Some people like Stevie more, mostly because it's grounded in the recognizable tunes of the great Stevie Wonder. I don't. I love Stevie Wonder, and I like this album, but as has been commented by MANY amazon reviewers (the only critics that really matter), it shows Madlib's nakedness and overly simplistic keyboard stylings. Most of these were noodlings before Angles Without Edges, and it shows. There are some good ones. I like the stripped-down, spacey version of "Superstition" Madlib brings out, as well as his tripped-out versions of "You Got It Bad, Girl" and "Too High." Also decent is his medley of "Superwoman/Where Were You Last Winter." Some of the other tracks fall flat though, Madlib seeming a little to fascinated by his ability to play standard keyboard lines with too much delay, sustain, and chorus. Overall, the album sounds less sophisticated than Angles so it's no surprise it was recorded before that. In all, the album's all right but doesn't have the same sense of completeness and complexity most Madlib projects do. It's definitely creative stuff, but not on the usual level.

Monk Hughes, though, is a piece of work. Weldon Irvine, who I honestly have not heard much of, gets a treatment of creative acid-jazz, fusion, and free jazz that would make anyone take notice. This is probably the most sophisticated keyboard work Madlib has conjured up for any of his recordings, and is leaps and leaps past Stevie. The rhythms are chaotic, mimicking Intelligent Dance Music, the keyboard lines are inspired and thickly layered to give off the first glimpses of Madlib as a composer and arranger coming into his own. "Run with The Sun", the opening track, is straight madness. It sounds like it could've been a track off Miles Davis' Live at the Filmore West. It starts and stops, cycling through several different crews, and features enormously messy breakdowns. Someone might say, isn't that distracting? Yes, it is, but if you like fusion jazz and free jazz it's what you're used to. "Piece for Brother Weldon" I think is the standout track of the album, a definite piece of tribute music where Madlib tries out an unusual rhythm and soars with adventurous keyboards all over it. It's at time melodic, at times hard to listen to, but at all times fresh and creative. "Irvine's Vine", "Welldone", and "Liberated" are genuinely hard tracks to listen too.

The rest of the album, though, is at least grounded enough that it's somewhat accessible. What I have to give Madlib credit for is producing something this creative and edgy. While he's always pushed the envelope, this takes it to new levels and honestly simulates and sounds like a lot of the music he's inspired by tempered and empowered by hip hop sensibilities. Essentially, he's proved himself on
Monk Hughes to be more than just a producer and a keybaord noodler, but a tried and true musician.

Waffler Hunter D

Saletan gives an interesting defense of Kerry on Slate. He breaks down Kerry's anti-war (for once) speech yesterday. I think Kerry's speech was a move in the direction he should've been going all the time, but he's squandered most of his credibility at this point. Alter hacks up the Shrumite judgment that led to this situation, which would make sense if you viewed Bush as roadkill to be run over. Problem is, Bush has shown nothing but dynamism in his campaign. The wise strategy was ALWAYS to make this about Iraq and Bush's terrible management of it. Remember, half the country disagreed with it in the first place.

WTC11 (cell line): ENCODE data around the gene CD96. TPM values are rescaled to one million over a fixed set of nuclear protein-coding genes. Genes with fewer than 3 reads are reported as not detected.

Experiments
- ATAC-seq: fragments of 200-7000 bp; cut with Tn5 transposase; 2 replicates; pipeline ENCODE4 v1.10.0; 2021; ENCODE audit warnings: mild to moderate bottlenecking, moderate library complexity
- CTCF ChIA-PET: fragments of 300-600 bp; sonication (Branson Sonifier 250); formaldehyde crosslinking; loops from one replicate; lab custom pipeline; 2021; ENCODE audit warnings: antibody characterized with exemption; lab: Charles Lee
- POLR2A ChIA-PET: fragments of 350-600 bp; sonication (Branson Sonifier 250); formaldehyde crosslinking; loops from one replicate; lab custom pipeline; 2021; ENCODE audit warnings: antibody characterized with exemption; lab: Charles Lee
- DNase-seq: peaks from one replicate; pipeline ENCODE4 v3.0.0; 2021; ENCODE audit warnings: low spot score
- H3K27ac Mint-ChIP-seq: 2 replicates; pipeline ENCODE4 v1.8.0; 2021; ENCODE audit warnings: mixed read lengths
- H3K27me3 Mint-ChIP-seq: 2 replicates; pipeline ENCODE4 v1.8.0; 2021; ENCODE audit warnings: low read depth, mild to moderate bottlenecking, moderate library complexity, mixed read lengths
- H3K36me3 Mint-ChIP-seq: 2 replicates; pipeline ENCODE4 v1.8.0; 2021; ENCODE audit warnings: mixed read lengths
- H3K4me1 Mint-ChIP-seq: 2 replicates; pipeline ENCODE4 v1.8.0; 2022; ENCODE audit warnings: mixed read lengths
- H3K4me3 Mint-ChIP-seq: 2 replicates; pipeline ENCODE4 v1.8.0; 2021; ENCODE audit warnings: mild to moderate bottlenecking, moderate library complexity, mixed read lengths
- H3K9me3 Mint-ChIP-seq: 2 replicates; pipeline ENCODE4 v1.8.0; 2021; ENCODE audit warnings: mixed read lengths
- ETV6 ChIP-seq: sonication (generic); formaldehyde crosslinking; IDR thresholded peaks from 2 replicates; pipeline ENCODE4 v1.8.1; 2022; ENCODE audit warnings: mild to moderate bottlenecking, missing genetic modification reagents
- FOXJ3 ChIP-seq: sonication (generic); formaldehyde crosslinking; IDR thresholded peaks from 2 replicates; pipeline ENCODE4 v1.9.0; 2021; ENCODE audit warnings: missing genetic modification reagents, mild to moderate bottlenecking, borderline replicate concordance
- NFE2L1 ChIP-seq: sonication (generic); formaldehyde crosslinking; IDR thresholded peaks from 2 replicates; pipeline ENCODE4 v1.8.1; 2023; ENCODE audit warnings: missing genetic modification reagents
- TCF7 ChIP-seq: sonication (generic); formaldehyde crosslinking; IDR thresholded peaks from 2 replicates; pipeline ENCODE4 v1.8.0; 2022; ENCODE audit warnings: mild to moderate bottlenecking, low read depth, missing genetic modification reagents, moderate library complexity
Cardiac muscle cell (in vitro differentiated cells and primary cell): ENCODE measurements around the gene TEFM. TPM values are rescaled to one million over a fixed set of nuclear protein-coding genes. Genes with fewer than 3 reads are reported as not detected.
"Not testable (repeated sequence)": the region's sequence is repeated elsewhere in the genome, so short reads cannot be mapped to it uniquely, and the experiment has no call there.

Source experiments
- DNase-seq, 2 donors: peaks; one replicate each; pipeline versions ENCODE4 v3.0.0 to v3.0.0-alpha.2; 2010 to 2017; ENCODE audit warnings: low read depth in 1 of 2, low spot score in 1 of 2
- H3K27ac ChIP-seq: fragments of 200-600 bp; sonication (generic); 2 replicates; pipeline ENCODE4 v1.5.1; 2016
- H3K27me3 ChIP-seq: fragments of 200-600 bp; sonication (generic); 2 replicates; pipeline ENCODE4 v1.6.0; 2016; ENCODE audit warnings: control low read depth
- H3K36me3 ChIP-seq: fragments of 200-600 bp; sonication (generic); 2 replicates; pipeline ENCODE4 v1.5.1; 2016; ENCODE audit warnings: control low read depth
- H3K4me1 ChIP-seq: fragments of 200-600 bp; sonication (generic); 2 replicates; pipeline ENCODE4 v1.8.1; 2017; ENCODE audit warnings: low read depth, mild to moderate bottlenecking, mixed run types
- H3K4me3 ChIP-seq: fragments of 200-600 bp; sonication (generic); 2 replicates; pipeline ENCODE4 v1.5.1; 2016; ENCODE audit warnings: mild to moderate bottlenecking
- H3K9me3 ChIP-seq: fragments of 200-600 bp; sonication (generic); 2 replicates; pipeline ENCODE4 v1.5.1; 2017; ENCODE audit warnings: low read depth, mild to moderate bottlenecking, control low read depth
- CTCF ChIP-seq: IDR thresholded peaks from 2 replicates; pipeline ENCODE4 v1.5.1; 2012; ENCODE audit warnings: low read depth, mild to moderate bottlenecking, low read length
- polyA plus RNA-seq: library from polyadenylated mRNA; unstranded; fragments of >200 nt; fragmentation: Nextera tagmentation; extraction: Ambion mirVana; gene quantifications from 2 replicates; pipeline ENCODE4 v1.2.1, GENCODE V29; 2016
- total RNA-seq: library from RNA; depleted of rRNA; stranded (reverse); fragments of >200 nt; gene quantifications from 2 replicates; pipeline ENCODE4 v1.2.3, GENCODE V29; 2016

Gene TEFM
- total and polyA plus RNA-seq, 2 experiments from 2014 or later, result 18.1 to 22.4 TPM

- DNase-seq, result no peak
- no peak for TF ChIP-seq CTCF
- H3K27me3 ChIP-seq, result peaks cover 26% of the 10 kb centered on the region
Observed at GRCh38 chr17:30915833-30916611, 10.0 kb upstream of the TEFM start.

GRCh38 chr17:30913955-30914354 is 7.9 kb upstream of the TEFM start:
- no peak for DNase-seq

The only advantage he has is the obvious Iranian Centrifuge Crisis and Bush's utter delusion and one-dimensional image in foreign policy, that today he is attempting to fight back. Condi Rice's dismal performance on the Today Show against Matt Lauer (who would've thought he would've been the one to pitch hardball questions? Honestly it was the toughest interrogation of Condi I've seen since the 9/11 Commission!) showed just how much bad faith they're acting in. Kerry has a lot to overcome, though. In the Damn Lies And Statistics Department Kerry's got nothing but pressure and trouble

At least this Nader defeat has taken him out of the equation in several states. That's bound to help!

Monday, September 20, 2004

A T-Shirt Lover's Paradise

If you've known me since college, then you're probably aware of the website For the many UVA freaks, you too can own a part of the Secret Society action by clicking here. At, you can submit a homemade design and sell it online to the shirt-hungry masses. T-shirt theme of the day: What Wouldn't Jesus Do?


I guess hurricanes aren't all that bad. The Saints certainly didn't let Ivan's presence get to them. Of coruse it probably helps that Ivan narrowly missed them. Go Aaron Brooks! He's the last hope left for a decent QB to come from UVA.

And in ACC, well it was an interesting weekend for Maryland. If anything the game shows either a) Maryland could be really good and underrated, but just had an incompetent game, b) Maryland is incompetent (I hope), or c) WV is overrated. Why draw this conclusion from a close game with WV? Well, Maryland should've had it if it weren't for an outrageous number of turnovers.

That was about the only interesting game in the ACC, with UVA beating the snot out of Akron (surprise, surprise, but 522-84 yards. . .wow) and VT doing similar work to Duke in their first ACC conference game, though I have to say it was only blood on the field there and not brain matter too.